Intervention studies

Several clinical trials show a different view of the health effects of eggs among people with diabetes or prediabetes. For example, researchers in Australia compared the effects of a weight maintenance diet containing two eggs daily for six days per week to a low-egg weight maintenance diet of similar protein content.4 Subjects in both groups replaced foods rich in saturated fats with those rich in unsaturated fats. After three months, there were no between-group differences for total cholesterol, LDL-cholesterol, triglycerides, glycemic control, waist circumference or blood pressure. The results of the 12-month data should be available within several months.

In a randomized crossover study, researchers compared the effects of an egg breakfast to an oatmeal breakfast.5 People with well-controlled type 2 diabetes consumed either one egg or ½-cup oatmeal as part of a balanced breakfast daily for five weeks. After a 3-week washout period, subjects switched to the other breakfast, which was similar in calorie and protein content. The researchers found no meal effect on glucose control, insulin levels or insulin resistance. Similarly, there were no significant differences in body weight, body fat, blood pressure, triglycerides, total cholesterol, LDL cholesterol, high-density lipoprotein (HDL) cholesterol, oxidized cholesterol or apolipoprotein B. However, tumor necrosis factor-alpha, a marker of inflammation, was significantly reduced following the egg period only. Interleukin-6 was borderline significant following the egg period, but there were no between-group differences in C- reactive protein.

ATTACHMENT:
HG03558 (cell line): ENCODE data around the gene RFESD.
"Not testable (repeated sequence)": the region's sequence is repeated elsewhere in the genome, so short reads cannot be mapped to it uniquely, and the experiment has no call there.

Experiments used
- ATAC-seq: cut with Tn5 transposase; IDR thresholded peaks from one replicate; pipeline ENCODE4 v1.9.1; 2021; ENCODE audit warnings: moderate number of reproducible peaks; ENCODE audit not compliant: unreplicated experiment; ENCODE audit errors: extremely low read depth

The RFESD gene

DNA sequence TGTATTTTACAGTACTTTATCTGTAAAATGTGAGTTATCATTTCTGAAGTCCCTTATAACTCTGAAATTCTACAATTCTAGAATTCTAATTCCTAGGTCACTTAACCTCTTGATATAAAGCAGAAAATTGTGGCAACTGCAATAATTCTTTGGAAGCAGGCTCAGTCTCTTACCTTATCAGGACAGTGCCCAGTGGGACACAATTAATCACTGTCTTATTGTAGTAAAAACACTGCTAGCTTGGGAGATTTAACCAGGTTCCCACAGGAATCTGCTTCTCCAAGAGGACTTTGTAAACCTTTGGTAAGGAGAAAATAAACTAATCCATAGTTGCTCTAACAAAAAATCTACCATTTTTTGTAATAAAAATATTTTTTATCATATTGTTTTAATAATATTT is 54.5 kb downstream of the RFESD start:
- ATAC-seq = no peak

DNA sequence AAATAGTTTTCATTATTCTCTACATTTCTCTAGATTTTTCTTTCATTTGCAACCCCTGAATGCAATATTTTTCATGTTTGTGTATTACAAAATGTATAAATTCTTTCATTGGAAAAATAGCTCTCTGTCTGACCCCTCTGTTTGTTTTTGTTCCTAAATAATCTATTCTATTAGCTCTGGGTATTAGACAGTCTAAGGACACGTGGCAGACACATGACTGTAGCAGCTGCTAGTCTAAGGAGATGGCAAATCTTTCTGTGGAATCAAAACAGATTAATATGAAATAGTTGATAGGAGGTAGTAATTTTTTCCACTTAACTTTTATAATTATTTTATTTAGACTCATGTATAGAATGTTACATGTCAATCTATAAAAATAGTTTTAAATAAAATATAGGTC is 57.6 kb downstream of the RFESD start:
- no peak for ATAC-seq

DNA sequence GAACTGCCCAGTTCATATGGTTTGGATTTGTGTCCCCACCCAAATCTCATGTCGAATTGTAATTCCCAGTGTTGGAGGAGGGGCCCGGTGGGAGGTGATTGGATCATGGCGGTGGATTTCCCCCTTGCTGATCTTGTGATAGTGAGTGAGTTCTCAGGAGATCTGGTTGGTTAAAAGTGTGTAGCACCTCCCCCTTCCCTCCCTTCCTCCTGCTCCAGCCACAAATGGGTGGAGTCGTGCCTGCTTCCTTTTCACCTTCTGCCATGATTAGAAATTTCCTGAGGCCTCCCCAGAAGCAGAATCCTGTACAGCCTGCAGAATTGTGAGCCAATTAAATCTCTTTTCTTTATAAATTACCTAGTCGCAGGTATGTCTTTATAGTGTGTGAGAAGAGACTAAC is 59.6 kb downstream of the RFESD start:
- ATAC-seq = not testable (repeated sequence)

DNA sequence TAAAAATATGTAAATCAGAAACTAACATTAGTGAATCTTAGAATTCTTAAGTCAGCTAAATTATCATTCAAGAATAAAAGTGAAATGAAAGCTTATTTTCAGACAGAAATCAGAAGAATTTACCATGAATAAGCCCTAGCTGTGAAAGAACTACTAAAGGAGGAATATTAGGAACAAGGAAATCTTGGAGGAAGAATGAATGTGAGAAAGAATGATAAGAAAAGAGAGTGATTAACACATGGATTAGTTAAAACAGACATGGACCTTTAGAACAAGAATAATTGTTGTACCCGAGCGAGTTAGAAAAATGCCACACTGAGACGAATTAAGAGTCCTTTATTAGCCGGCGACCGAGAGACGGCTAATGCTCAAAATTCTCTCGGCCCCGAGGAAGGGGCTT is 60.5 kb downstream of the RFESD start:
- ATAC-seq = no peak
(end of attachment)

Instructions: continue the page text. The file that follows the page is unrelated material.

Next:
Eggs offer solutions

Many of my patients present with several concerns that make eggs an ideal choice. Eggs are affordable and easy to prepare. Even my most cooking-challenged clients can scramble an egg. My older patients, especially, benefit from eggs’ lutein because the carotenoid may help protect their vision. Eggs are also easy to eat for those with chewing problems. They are nutrient-dense and full of protein and low in saturated fat. Most of my clients with diabetes are trying to manage their weight alongside their blood glucose. I encourage moderate amounts of protein at each of their three meals to help minimize muscle loss during weight loss.

There is much to learn about individual differences, however, including those with familial hypercholesterolemia. The prudent course is to closely monitor all CVD risk factors and make dietary changes as warranted.